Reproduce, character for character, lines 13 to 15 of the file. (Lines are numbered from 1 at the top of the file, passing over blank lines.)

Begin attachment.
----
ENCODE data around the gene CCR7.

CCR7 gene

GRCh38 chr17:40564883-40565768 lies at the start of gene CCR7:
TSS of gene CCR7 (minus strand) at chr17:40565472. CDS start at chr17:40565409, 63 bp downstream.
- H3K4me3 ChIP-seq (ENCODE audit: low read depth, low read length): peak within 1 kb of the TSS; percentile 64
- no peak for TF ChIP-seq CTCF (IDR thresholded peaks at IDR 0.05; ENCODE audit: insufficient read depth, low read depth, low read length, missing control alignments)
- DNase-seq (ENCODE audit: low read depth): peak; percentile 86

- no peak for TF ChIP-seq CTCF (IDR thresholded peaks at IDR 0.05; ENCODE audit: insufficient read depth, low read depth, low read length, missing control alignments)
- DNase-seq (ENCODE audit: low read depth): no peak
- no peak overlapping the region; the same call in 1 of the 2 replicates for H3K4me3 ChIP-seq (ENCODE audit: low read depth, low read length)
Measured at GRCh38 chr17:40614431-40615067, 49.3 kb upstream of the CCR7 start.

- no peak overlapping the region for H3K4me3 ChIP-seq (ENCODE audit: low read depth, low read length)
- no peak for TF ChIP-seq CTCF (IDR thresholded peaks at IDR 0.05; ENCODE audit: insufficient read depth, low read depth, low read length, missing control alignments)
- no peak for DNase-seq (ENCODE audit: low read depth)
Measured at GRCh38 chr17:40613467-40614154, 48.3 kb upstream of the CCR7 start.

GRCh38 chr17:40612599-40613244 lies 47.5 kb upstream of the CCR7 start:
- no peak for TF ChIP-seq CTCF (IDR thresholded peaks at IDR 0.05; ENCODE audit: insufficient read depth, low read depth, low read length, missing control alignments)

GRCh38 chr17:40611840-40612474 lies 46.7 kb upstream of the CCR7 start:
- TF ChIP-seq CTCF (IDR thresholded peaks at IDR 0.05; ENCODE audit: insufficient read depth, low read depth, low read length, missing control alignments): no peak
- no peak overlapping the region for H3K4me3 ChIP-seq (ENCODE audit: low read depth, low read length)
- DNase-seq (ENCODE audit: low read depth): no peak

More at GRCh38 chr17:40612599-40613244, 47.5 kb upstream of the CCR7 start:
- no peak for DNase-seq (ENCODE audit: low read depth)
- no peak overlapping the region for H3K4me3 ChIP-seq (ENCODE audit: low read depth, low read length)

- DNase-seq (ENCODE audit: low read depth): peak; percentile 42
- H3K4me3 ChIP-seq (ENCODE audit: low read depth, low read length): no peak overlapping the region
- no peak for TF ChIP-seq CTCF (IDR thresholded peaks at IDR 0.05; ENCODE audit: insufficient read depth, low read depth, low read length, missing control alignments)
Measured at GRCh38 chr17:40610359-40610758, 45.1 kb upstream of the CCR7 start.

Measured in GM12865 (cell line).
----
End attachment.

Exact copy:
- no peak for TF ChIP-seq CTCF (IDR thresholded peaks at IDR 0.05; ENCODE audit: insufficient read depth, low read depth, low read length, missing control alignments)
- no peak for DNase-seq (ENCODE audit: low read depth)
Measured at GRCh38 chr17:40613467-40614154, 48.3 kb upstream of the CCR7 start.